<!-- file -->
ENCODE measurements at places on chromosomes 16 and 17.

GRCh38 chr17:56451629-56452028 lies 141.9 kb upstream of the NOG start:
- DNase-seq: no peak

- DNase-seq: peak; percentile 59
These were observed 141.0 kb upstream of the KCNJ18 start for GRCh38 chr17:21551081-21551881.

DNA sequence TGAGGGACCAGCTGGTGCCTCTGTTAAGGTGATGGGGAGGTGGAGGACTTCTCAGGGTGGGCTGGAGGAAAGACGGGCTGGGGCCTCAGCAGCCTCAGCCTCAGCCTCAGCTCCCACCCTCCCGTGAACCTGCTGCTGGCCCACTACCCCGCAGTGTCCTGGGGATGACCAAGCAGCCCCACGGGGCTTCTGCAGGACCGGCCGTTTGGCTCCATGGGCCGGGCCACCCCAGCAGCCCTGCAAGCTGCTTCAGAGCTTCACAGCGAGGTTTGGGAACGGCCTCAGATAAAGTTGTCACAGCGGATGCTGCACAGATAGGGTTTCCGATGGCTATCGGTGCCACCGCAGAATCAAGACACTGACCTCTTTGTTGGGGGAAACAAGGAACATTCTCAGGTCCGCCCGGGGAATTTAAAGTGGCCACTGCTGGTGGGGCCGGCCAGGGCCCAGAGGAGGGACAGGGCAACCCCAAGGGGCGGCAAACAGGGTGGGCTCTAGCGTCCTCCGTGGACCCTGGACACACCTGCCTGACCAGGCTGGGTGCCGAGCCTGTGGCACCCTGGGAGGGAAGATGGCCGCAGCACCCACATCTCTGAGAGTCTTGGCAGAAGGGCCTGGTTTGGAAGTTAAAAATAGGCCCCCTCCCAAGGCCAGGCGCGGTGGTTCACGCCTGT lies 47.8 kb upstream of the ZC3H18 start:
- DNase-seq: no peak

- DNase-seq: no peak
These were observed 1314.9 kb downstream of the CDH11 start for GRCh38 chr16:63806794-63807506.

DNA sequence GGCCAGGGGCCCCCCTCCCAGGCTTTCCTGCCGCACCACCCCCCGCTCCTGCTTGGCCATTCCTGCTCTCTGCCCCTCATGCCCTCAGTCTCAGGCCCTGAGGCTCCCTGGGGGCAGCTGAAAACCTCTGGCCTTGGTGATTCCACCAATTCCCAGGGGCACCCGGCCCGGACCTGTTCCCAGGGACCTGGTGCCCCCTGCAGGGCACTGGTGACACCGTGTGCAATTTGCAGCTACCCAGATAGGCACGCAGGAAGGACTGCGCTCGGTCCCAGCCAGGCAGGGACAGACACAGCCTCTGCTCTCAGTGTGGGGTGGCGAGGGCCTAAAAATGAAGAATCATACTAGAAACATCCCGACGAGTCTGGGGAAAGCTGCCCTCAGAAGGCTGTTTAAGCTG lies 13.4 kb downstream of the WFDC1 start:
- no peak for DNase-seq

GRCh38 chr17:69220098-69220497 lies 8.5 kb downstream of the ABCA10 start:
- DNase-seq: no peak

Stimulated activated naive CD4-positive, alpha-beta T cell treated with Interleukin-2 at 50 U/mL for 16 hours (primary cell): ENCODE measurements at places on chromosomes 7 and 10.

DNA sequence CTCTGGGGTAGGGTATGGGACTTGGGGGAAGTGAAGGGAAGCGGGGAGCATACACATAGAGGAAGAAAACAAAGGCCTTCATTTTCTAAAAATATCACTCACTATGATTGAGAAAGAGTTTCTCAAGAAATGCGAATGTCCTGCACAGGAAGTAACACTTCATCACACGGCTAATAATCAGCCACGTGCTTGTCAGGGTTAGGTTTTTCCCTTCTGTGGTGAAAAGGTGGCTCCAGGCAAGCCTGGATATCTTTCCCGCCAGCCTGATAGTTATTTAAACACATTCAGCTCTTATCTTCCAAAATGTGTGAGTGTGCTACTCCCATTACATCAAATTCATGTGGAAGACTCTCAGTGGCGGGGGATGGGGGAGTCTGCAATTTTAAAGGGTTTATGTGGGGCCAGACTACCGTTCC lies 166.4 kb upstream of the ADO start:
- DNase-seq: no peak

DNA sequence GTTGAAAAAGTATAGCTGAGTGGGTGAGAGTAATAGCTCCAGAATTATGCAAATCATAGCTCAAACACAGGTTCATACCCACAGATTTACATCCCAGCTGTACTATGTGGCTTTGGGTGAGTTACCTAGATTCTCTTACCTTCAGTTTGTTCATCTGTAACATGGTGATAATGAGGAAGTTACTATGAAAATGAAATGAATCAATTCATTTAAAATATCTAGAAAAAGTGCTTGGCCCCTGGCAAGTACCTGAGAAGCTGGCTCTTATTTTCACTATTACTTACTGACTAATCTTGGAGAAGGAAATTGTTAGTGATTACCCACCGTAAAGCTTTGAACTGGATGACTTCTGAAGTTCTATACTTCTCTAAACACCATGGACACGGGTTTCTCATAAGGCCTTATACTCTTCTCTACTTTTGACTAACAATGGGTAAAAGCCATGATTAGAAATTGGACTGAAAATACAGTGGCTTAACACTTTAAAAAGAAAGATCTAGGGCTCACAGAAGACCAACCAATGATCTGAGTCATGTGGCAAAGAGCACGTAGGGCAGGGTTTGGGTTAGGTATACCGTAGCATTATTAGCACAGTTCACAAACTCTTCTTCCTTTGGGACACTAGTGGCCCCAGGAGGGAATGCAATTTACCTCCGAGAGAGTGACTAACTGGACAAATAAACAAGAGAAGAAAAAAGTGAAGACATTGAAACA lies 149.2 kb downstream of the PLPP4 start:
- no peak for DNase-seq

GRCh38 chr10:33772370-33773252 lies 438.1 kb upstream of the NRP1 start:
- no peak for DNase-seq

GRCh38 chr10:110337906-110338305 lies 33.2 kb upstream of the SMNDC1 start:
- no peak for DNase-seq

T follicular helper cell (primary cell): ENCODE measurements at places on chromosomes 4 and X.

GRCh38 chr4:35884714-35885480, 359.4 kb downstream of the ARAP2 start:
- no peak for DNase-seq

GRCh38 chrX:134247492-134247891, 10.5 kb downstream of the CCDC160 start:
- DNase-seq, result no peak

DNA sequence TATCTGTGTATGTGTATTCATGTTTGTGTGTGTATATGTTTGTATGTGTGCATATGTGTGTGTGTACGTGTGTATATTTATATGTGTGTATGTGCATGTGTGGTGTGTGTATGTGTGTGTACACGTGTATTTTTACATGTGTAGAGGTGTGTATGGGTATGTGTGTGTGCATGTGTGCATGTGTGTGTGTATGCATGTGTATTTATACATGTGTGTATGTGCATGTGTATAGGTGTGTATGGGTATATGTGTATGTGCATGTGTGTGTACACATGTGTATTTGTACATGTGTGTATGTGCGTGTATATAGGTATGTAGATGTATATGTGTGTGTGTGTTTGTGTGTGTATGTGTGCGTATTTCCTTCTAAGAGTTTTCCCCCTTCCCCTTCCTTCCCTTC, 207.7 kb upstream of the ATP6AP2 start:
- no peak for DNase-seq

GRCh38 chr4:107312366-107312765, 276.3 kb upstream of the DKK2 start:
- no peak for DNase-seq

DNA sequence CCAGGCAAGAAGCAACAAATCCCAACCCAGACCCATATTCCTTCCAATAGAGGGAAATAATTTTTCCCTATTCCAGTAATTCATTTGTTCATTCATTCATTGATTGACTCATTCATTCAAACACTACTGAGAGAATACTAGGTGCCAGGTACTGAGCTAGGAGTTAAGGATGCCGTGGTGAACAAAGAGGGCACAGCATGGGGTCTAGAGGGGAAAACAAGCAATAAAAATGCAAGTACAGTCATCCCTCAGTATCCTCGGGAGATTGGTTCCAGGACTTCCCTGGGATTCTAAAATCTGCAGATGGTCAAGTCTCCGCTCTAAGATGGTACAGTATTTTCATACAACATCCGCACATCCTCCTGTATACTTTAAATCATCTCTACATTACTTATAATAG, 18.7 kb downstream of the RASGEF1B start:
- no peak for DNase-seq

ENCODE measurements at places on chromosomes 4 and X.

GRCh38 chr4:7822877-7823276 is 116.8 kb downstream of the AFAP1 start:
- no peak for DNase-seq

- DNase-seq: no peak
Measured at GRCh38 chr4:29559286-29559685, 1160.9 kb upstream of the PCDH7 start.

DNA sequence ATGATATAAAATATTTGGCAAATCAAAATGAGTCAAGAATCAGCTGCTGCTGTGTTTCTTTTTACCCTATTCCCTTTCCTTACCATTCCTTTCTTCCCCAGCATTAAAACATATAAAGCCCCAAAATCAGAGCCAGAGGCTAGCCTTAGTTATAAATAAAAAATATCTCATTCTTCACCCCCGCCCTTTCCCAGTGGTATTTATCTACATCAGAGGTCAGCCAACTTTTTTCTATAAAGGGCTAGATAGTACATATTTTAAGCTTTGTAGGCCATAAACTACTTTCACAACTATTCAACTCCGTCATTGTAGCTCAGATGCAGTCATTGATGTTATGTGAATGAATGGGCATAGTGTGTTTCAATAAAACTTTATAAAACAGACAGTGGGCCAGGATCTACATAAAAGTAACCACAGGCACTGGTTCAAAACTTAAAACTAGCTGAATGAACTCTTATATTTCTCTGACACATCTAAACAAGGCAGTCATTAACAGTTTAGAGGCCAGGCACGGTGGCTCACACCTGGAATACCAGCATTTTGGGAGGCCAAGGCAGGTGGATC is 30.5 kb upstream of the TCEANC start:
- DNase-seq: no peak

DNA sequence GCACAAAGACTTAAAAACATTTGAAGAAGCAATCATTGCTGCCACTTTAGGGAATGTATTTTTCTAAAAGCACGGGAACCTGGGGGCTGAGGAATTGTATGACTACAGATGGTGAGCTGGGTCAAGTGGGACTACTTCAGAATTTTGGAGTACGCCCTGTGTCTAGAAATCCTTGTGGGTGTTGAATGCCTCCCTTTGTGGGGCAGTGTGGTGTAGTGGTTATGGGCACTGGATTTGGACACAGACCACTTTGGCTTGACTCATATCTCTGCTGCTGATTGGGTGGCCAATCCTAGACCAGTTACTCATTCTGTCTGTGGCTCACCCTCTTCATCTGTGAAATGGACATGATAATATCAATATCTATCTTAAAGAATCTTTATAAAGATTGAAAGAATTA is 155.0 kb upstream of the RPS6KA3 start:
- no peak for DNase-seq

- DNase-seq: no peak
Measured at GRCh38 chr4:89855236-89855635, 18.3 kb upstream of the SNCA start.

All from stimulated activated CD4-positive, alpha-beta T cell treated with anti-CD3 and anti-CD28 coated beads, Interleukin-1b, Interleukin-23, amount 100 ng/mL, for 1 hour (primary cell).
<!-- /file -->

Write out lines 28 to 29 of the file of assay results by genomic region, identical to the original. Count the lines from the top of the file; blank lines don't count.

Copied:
DNA sequence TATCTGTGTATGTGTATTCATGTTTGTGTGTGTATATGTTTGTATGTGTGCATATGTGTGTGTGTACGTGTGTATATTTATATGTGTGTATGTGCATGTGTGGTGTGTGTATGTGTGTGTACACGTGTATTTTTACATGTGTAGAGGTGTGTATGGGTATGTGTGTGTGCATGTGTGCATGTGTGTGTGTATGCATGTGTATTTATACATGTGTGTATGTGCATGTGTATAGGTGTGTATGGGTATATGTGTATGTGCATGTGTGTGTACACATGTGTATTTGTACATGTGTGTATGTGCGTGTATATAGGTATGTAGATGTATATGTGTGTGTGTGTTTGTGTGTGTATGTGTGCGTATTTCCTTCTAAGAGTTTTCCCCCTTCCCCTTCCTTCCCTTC, 207.7 kb upstream of the ATP6AP2 start:
- no peak for DNase-seq